Brussels, 18 October 2007
Direct taxation: Infringement proceeding against Germany for its discriminatory rules applied to cross-border loss offset
The European Commission has formally requested Germany to modify its legislation on cross-border loss deduction which the Commission considers incompatible with the principle of freedom of establishment and the free movement of capital in the Single Market. The request takes the form of a ‘reasoned opinion’ (second step of the infringement procedure provided for in article 226 of the EC Treaty). If the relevant national legislations are not amended in order to comply with the reasoned opinion, the Commission may decide to refer the matter to the European Court of Justice.
Whilst losses generated in Germany can be offset without restriction within the same income category and against other income categories, German Income Tax Law (§ 2a, paragraph 1) restricts the scope for offsetting certain types of negative income from foreign sources to income in the same income category, generated in the same foreign state. This represents a difference of treatment of income and leads to higher taxation.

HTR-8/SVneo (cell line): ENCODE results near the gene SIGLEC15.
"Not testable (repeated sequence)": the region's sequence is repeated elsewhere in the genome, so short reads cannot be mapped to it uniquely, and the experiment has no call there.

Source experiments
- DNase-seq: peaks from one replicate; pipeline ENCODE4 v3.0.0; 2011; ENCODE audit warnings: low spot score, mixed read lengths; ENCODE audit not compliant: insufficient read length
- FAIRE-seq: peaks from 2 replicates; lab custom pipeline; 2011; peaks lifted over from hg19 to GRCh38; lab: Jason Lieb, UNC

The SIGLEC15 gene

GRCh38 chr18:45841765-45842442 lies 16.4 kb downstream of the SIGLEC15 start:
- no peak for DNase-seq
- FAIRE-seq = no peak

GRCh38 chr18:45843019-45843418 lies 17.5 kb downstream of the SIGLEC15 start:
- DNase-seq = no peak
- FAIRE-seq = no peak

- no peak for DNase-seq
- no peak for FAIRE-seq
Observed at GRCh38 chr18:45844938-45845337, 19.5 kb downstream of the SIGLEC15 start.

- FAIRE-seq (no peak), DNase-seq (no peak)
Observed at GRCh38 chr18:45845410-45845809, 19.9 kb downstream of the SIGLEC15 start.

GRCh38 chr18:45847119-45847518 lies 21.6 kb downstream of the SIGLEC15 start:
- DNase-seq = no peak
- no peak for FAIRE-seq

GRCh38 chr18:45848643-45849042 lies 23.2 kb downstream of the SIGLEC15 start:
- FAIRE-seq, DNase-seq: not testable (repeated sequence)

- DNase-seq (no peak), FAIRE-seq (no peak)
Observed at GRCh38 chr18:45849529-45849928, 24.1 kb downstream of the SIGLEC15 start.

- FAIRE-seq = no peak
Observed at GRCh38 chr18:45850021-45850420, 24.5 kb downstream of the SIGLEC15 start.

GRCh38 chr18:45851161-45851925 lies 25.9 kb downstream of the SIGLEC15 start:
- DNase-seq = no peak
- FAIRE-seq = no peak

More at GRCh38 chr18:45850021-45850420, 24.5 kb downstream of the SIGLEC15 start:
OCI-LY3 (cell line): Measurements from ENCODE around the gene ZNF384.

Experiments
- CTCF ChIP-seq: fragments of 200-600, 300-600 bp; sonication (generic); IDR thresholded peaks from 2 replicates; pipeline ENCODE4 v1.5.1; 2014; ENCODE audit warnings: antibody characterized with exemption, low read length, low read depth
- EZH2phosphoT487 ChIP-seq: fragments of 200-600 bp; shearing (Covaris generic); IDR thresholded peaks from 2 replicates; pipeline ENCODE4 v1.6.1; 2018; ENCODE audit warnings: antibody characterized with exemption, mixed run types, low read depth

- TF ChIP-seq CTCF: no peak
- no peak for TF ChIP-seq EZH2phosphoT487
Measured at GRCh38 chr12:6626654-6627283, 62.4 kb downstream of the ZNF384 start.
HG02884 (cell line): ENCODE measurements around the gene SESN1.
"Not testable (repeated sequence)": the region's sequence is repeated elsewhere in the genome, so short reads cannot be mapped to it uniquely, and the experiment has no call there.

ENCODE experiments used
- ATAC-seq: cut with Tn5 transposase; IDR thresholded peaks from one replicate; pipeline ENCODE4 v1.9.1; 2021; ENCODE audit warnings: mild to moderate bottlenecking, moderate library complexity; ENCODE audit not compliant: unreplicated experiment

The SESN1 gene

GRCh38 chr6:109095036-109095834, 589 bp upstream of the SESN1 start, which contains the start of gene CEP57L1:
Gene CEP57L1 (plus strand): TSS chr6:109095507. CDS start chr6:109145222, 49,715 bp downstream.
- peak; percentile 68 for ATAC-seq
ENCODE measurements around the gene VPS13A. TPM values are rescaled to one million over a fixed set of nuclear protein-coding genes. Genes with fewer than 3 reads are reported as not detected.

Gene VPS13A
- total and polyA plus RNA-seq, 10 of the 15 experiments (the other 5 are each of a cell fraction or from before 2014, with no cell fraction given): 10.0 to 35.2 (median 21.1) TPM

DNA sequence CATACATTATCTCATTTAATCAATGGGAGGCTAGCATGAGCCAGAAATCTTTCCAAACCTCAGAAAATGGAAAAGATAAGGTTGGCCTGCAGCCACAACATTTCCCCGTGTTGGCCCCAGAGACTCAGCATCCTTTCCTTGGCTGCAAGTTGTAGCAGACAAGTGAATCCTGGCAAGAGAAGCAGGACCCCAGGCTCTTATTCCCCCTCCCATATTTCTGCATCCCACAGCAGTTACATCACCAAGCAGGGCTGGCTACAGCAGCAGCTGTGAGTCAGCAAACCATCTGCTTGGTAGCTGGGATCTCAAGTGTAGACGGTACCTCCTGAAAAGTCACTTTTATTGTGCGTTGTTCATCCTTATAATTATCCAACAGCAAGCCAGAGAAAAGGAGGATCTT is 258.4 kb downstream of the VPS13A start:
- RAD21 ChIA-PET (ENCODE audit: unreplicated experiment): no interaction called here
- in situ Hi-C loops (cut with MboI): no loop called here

The provision attacked by the Commission (§ 2 of the German Income Tax Law) covers certain types of foreign losses (e.g. from permanent establishments and from the rental of property). For instance, losses from the rental of foreign property can only be offset against income from the rental of property situated in the same foreign country. The provision applies to both resident individuals and companies. In the Commission's view these tax provisions create a disadvantage and hence an obstacle to establishment in another EU state and to the free movement of capital.
The Commission's opinion is supported by the judgment of the European Court of Justice of 29.03.2007 in Case C-347/04 ("Rewe Zentralfinanz") and has been advocated in the Communication of 19.12.2006 [COM(2006)824] on tax treatment of losses in cross-border situations.
The Commission's case reference number is 1998/4684.